Giri Sivanesan, senior security consultant at risk management specialists Pentura think sit is more straightforward, suggesting that there are certain people and organisations that should be informed straight away.

"I would usually encourage organisations to notify law enforcement authorities of serious hacking incidents even when the incident is particularly sensitive," Sivanesan said.

"Once the attacks have been identified, contained and eradicated and systems are running without any hiccups, a decision should be made by the board on when to go public," Sivanesan added. "Going public before managing the situation may cause customers to panic and may even benefit competitors."

Damage limitation exercises

What about damage limitation in terms of branding and market position if the hack does become public? Preparation is the key if you want to minimise the amount of damage done to your organisation.

"If an organisation doesn't have incident management, business continuity and disaster recovery policies in place then it will become more difficult to minimise the damage caused," Sivanesan warned. By establishing and testing these policies and ensuring there are clear procedures and governance structures in place then responding to hacking incidents becomes much easier.

Sivanesan insists that "the faster you respond to and contain an attack then the less damage it will cause". Most organisations can expect to be attacked by hackers at some point, but by being proactive and ready for the attack beforehand usually reduces the impact attacks will have.

The same holds true when it comes to cleaning up after the attack. It stands to reason that if you know where your information systems and data were beforehand it will be easier to get back there quickly and without undue business interference.

"Backing up regularly will allow you to restore systems and information to an accurate level and with minimal downtime," Sivanesan said, "allowing you to get back to your baseline quickly".

Lessons learned?

Now that everything else has been accomplished, how and when should the 'what really went wrong here' investigation start and how can the lessons learned best be implemented?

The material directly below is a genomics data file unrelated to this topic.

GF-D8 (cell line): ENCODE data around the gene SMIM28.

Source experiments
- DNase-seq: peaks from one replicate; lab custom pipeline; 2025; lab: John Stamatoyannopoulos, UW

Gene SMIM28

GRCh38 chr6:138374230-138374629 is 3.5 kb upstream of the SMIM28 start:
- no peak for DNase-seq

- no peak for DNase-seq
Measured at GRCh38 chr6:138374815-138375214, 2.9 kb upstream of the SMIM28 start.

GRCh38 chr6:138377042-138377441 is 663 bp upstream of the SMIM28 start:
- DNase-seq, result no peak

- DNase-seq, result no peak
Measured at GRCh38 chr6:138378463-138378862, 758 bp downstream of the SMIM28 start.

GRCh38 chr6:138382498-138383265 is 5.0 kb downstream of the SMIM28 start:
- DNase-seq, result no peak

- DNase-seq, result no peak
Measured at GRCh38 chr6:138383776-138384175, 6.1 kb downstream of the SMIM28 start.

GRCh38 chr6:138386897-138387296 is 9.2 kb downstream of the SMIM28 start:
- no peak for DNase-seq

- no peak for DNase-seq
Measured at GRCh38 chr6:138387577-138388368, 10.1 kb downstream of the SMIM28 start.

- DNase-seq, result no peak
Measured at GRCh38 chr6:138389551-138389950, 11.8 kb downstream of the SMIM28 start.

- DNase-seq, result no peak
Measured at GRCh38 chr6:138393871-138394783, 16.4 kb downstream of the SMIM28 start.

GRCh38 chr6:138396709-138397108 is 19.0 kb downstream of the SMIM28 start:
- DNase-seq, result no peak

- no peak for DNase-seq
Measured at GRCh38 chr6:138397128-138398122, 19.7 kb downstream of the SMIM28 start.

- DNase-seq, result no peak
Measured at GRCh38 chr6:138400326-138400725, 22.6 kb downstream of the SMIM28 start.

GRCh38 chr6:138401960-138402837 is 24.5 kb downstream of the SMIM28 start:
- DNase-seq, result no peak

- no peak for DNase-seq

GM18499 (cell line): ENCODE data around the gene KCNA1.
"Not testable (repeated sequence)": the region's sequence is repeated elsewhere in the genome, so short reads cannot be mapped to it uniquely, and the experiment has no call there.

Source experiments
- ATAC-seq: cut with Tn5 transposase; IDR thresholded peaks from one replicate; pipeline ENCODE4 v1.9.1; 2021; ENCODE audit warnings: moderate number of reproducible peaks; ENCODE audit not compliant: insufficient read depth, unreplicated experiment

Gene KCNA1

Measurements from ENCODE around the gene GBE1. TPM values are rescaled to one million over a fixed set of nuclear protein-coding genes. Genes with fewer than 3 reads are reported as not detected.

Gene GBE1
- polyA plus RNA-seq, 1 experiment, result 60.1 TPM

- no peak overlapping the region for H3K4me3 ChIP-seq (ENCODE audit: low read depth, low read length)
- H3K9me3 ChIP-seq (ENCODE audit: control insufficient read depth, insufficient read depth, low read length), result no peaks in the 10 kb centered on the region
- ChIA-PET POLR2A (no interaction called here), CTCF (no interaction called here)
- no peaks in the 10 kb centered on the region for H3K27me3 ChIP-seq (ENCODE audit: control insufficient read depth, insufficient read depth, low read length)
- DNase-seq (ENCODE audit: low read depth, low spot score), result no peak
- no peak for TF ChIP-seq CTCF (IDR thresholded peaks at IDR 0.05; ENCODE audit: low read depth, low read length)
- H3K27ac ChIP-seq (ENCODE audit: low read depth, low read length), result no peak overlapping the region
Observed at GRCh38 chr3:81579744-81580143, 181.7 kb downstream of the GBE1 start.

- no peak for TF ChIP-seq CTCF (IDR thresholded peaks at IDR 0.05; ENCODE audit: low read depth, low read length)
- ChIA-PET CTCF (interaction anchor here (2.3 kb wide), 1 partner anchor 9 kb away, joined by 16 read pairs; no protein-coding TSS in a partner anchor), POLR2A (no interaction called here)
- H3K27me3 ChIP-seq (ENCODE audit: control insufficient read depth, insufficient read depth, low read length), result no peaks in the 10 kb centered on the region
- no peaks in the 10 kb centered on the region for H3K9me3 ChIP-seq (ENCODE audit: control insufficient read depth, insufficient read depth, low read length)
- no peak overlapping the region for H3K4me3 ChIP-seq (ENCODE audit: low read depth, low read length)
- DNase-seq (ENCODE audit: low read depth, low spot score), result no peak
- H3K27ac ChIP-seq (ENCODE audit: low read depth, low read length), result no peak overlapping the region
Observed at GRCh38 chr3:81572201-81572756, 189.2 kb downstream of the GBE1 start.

Once again, Sivanesan has practical advice insisting that organisations must learn from their mistakes in order to manage the risks from hackers and minimise the impact hacking incidents cause.

"They must understand how the incident happened from the detection of the attack all the way through to the recovery," Sivanesan insists, concluding "how well they responded to the incident and what they should have done better are some of the key questions that need to be asked at a board level and pushed downwards."

Only by having the right knowledge of the risks and vulnerabilities, realising what assets must be protected and understanding the impact future incidents can have on the organisation financially and in terms of reputation, can your business move forward and come out of a hack attack stronger and better prepared should lightning strike twice.

You've been hacked prioritised action list (supplied by Rafe Pilling, SecureWorks):

  1. Verify that an incident has taken or is taking place.
  2. Identify its scope and impact (is it a customer credit card database hack with data stolen or just defacement of a little used information portal).
  3. Capture evidence of the attack and any ongoing activity (forensically image workstations or servers, take live analysis of compromised systems, collect logs for network infrastructure."
  4. Stop any ongoing compromise.
  5. Determine the extent of the damage and plan repair activity.
  6. Determine the attack vector and plan remediation of defences.
  7. Implement security updates to prevent re-compromise (apply patches, harden vulnerable server, improve firewall rules etc).
  8. Implement repairs and restore service.
  9. Analyse and investigate available evidence to determine attack timeline and confirm all compromised areas have been identified.
  10. Compile evidence into report and pursue legal action.

If the breach has any actual, or potential to impact on Government Sensitive, or Marked Information Assets then call the relevant agency.

If Personal Information has been impacted which are subject to the controls under the Data Protection Act then consider the reporting channels.

If you have a Corporate Communications Division then consult with them so as to prepare for any potential of adverse reports, or press inquiries.

Always be aware of the relevant local, and International laws and legislations, and their impact on the situation. Report in accord under the guidance of your Corporate Communications Division.

IT Pro